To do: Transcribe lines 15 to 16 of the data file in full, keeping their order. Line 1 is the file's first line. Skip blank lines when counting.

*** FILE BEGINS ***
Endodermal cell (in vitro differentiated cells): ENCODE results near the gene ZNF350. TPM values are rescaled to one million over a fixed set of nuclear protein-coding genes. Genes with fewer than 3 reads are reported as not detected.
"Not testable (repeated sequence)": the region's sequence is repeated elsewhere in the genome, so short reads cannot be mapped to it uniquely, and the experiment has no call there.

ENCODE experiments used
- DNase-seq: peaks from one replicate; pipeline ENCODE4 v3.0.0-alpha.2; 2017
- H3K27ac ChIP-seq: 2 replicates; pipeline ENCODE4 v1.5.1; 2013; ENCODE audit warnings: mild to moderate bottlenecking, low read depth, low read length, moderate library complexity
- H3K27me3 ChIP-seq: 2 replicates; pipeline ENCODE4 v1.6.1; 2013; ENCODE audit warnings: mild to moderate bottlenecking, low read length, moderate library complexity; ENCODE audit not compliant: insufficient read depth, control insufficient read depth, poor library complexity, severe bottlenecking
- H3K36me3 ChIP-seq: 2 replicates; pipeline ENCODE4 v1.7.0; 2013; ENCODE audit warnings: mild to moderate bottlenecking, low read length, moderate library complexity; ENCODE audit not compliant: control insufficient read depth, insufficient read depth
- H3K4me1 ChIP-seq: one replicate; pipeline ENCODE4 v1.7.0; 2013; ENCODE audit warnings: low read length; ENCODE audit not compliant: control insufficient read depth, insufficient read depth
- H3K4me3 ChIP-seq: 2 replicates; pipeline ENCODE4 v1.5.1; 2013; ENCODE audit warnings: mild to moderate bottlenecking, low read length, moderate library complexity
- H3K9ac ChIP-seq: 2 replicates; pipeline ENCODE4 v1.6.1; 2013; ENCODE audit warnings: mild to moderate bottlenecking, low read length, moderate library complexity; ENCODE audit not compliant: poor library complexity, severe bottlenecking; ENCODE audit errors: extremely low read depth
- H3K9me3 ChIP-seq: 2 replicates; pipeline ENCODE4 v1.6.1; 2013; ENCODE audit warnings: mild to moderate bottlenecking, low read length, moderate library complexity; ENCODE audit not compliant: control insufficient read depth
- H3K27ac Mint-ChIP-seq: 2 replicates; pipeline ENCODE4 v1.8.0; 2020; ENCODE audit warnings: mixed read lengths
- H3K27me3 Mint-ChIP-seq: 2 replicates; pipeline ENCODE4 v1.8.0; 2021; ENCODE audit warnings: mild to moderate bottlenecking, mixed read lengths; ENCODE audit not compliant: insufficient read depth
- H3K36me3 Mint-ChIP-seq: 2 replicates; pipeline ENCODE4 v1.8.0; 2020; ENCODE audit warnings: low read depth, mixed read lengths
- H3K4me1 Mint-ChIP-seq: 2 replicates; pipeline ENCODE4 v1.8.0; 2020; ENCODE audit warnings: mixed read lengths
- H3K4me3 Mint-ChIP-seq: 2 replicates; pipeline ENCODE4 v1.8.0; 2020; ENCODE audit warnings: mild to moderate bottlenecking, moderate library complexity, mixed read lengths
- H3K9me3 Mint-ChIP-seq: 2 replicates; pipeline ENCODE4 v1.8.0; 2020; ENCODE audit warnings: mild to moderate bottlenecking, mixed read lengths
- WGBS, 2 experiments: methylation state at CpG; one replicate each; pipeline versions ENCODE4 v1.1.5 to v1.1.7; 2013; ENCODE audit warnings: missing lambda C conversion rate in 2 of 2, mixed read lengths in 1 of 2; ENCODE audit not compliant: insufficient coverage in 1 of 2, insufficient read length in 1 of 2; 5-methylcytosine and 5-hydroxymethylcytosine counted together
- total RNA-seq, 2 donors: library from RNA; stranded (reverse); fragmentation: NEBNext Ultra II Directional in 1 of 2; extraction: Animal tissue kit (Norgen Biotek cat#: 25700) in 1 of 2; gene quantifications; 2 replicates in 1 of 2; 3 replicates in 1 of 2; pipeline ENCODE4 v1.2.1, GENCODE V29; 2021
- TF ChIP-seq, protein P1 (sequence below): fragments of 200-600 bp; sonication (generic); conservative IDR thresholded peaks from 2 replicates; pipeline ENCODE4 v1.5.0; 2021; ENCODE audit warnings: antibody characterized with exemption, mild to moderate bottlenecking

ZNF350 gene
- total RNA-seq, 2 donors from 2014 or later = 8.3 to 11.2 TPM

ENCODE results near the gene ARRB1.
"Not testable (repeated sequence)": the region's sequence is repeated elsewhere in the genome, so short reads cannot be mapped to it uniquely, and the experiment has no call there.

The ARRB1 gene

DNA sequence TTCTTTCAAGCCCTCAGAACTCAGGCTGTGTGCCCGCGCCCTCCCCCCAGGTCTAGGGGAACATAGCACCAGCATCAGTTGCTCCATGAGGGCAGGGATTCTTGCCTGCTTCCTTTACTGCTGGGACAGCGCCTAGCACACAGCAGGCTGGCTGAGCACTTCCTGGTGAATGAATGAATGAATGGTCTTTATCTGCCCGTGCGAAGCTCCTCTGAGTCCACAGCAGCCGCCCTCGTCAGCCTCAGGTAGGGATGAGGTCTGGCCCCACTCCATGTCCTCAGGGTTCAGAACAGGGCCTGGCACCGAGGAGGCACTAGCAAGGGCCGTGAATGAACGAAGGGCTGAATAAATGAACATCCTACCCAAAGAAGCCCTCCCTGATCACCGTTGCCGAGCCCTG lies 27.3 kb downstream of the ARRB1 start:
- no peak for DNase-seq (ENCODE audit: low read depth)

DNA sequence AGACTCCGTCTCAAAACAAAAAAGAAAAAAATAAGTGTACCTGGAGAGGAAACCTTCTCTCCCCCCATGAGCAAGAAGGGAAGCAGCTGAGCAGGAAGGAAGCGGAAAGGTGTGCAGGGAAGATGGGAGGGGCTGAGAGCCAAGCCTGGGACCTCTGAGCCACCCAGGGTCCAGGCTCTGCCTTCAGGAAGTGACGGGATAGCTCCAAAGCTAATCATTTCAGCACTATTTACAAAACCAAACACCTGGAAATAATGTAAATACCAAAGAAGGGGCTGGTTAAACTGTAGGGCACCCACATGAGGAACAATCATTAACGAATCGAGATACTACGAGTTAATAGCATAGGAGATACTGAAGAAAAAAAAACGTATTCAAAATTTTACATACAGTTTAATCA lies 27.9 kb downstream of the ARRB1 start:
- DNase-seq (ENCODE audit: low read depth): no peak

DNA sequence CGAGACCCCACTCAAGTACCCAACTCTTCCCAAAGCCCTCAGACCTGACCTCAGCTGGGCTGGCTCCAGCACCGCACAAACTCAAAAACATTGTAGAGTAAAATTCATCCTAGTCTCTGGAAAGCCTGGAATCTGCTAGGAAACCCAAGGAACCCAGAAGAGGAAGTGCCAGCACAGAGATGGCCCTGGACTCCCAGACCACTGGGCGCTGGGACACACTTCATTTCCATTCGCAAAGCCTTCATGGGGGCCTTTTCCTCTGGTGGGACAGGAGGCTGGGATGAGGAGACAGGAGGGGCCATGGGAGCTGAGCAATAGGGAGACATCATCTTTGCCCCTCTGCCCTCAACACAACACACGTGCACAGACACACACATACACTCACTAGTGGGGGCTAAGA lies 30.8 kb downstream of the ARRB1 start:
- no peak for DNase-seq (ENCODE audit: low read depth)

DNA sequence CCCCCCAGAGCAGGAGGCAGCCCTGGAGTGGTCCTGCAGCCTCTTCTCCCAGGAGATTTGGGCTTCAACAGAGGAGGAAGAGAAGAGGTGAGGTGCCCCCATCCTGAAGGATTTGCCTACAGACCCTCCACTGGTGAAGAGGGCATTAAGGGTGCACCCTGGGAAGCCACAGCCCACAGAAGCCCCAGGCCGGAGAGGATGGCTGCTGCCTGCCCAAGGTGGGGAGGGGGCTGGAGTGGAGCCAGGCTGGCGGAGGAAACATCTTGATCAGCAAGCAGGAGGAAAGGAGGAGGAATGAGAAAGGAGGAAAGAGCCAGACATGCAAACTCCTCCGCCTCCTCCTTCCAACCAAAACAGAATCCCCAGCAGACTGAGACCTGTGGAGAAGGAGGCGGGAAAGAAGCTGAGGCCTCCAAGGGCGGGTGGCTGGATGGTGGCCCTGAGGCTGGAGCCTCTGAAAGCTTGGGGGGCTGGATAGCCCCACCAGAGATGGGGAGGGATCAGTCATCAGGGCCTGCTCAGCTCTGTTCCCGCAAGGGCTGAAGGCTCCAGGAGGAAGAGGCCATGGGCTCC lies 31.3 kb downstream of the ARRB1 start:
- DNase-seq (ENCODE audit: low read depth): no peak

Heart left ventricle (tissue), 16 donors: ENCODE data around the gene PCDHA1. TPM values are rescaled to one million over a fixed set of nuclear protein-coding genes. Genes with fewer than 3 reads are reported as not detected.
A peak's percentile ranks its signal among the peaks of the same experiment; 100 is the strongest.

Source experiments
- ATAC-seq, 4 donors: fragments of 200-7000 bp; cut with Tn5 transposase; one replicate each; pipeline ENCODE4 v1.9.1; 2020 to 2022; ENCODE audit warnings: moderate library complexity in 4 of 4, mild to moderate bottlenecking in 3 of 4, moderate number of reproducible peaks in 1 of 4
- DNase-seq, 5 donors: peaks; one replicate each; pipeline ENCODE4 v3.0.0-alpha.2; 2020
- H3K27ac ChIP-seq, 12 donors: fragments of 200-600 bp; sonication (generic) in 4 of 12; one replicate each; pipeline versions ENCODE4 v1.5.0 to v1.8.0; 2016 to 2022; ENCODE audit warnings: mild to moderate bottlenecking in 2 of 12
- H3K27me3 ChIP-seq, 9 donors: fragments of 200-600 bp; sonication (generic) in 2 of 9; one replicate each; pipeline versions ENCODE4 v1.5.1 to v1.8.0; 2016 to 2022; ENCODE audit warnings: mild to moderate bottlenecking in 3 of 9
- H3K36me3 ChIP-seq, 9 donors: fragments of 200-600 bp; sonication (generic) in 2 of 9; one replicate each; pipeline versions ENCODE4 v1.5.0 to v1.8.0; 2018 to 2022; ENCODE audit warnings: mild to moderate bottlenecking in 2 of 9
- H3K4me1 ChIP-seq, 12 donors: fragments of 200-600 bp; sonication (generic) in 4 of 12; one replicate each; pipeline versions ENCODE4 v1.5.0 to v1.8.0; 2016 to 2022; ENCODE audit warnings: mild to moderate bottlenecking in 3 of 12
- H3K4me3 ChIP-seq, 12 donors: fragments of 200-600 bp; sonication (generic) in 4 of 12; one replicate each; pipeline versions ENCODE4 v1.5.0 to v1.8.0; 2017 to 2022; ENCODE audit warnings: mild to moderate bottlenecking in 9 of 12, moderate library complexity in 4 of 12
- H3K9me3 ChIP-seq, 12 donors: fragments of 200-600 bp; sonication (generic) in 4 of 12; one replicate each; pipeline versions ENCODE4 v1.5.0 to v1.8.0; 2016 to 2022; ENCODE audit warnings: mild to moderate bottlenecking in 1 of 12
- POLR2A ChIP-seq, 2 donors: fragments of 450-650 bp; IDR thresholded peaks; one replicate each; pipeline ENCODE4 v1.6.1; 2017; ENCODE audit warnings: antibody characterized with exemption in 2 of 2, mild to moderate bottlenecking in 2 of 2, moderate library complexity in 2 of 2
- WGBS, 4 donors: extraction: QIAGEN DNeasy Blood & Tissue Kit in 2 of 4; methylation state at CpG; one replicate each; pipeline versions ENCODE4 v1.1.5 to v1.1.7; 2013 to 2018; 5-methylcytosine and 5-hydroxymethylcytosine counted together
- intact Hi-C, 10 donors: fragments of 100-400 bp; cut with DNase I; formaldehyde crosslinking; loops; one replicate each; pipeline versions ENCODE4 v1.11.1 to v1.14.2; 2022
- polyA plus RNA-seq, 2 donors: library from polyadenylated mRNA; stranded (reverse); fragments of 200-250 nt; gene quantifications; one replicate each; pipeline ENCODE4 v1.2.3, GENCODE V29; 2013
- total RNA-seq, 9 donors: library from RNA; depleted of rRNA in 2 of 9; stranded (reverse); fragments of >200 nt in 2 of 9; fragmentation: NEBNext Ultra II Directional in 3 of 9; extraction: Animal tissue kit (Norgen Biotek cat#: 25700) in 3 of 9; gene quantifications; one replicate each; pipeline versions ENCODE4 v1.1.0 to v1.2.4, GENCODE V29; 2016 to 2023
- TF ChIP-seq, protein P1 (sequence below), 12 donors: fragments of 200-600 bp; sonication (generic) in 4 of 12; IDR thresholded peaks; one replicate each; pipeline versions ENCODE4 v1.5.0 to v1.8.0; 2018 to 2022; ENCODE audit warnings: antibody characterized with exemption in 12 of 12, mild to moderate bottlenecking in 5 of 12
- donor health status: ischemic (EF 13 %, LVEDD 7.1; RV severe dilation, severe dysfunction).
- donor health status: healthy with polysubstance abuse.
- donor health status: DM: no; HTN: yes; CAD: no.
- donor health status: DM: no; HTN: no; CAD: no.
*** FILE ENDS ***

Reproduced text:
- H3K4me1 Mint-ChIP-seq: 2 replicates; pipeline ENCODE4 v1.8.0; 2020; ENCODE audit warnings: mixed read lengths
- H3K4me3 Mint-ChIP-seq: 2 replicates; pipeline ENCODE4 v1.8.0; 2020; ENCODE audit warnings: mild to moderate bottlenecking, moderate library complexity, mixed read lengths